The coreboot build process currently assumes that the make utility is GNU make. This isn't true on FreeBSD (or the other BSDs for that matter), where GNU make is installed as gmake.

A patch which addresses this can be found here. To download and apply this patch, run the following commands from the top-level directory of your coreboot source tree (e.g. /home/phs/LinuxBIOSv2):

$ ftp http://www.coreboot.org/images/b/b6/LinuxBIOS_ADLO_FreeBSD.tgz
$ tar xzf LinuxBIOS_ADLO_FreeBSD.tgz
$ patch -p0 < LinuxBIOS_ADLO_FreeBSD.diff

Alternatively, the patch attached to this message can be used. An updated patch that applies cleanly to Revision 3066 can be downloaded here.

Building ADLO

In order to boot FreeBSD using coreboot, ADLO is used as a payload. Therefore, it must be built before the coreboot image can be built. Building ADLO on FreeBSD requires that the 8086 development environment is installed. See the following section for details.

ADLO is part of the coreboot v2 source tree. Assuming you have applied the required patches, it can be built by issuing the following commands from the top-level directory of your local source tree:

$ cd util/ADLO
$ gmake

You will now find the ADLO payload at util/ADLO/payload.

Building the 8086 development environment

ADLO requires the devel/dev86 port which installs the 8086 development environment. This is a new port not yet included in the FreeBSD Ports tree, see Problem Report ports/117480. To build the port, download and extract the shell archive attached to the problem report.

$ ftp -o devel_dev.shar http://www.freebsd.org/cgi/query-pr.cgi?prp=117480-1-shar
$ sh devel_dev.shar
$ cd dev86
$ su
# make install

This has to be done only once, before building ADLO. You don't have to reinstall the port if you rebuild ADLO.

Building coreboot

The QEMU build tutorial covers all steps required to build coreboot for QEMU. As a quick reference, assuming you have applied the required patches do:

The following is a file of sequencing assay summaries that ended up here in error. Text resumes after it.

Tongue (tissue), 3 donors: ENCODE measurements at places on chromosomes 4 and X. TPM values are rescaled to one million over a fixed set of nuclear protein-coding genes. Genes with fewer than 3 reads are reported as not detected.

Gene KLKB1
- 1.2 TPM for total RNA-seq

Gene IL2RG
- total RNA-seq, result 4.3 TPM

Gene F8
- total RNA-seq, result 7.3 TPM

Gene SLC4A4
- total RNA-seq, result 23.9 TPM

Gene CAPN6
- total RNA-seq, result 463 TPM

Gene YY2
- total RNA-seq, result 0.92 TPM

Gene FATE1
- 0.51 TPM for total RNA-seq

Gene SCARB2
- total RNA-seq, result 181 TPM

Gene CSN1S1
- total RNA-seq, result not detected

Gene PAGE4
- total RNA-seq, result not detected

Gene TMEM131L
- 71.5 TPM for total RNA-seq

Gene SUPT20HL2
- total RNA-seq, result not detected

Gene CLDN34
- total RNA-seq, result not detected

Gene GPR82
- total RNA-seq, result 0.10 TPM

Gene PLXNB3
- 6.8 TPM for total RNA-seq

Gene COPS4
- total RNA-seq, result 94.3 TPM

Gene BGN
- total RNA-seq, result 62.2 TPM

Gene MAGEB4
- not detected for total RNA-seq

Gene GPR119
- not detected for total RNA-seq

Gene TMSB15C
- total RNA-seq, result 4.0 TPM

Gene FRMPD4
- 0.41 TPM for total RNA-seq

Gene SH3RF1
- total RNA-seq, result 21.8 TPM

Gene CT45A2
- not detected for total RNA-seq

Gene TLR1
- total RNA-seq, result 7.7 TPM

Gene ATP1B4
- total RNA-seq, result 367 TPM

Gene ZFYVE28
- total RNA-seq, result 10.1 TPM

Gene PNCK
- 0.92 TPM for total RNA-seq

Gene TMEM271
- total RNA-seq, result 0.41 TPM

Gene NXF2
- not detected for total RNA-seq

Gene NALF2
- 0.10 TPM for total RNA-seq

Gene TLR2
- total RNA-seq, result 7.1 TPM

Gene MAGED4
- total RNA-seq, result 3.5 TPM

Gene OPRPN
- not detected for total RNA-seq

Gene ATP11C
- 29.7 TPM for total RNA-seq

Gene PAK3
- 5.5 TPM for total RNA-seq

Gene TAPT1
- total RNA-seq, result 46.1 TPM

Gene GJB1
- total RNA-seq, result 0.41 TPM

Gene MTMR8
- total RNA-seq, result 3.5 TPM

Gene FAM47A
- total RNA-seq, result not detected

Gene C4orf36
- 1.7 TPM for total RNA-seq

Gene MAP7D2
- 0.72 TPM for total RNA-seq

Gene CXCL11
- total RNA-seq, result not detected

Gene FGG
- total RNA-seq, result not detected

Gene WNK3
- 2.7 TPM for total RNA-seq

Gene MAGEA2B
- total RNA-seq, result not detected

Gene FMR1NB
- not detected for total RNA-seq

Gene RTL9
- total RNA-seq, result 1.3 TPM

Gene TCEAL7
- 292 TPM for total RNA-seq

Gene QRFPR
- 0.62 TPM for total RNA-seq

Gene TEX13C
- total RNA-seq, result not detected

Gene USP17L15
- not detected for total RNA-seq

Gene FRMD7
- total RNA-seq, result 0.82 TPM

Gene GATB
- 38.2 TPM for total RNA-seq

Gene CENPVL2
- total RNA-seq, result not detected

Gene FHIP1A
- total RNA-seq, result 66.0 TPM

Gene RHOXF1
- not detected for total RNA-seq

$ cd targets
$ ./buildtarget emulation/qemu-i386
$ cd emulation/qemu-i386/qemu-i386
$ gmake

Make sure you use the gmake utility on FreeBSD!

This should give you a file called qemu-bios.rom in targets/emulation/qemu-i386/qemu-i386. Copy this file to a convenient location, e.g. your home directory, and rename it to bios.bin.

$ cp qemu-bios.rom ~/bios.bin

You will need it later.

Booting FreeBSD inside QEMU

If you already have a FreeBSD installation inside QEMU, you can boot it using coreboot with the following command:

$ qemu -kernel-kqemu -hda freebsd.img -nographic -L ~

This assumes, that there is a file called bios.bin in your home directory that contains coreboot with an ADLO payload. The file freebsd.img should contain your FreeBSD installation. Make sure it uses the serial console, though, as graphical output will not work when booted using coreboot.

Installing FreeBSD inside QEMU

Installing FreeBSD inside QEMU is pretty straight forward. If you already have a working installation, you can skip this section.

First you need to create a QEMU disk:

$ qemu-img create freebsd.img 1024M

This will create a QEMU virtual disk named freebsd.img with a capacity of 1 GByte. Next, install the base system using one of the ISO files provided by the FreeBSD Project at ftp://ftp.freebsd.org/pub/FreeBSD/ISO-IMAGES-i386 and have QEMU use it as the boot device. In this example, the FreeBSD 7.0-BETA1 bootonly disc [1] is used:

$ qemu -kernel-kqemu -hda freebsd.img -cdrom 7.0-BETA1-i386-bootonly.iso -boot d

Inside QEMU, perform an installation as you normally would. See the FreeBSD Handbook for details. After the installation has finished, boot up FreeBSD once without using coreboot.

$ qemu -kernel-kqemu -hda freebsd.img

In the FreeBSD installation running inside QEMU add the following to the file /boot/loader.conf:

console=comconsole

This will cause FreeBSD to use the first serial port as a console. Both the Loader's and the Kernel's messages will end up there. This is important as graphical output won't work once FreeBSD is booted using coreboot and ADLO.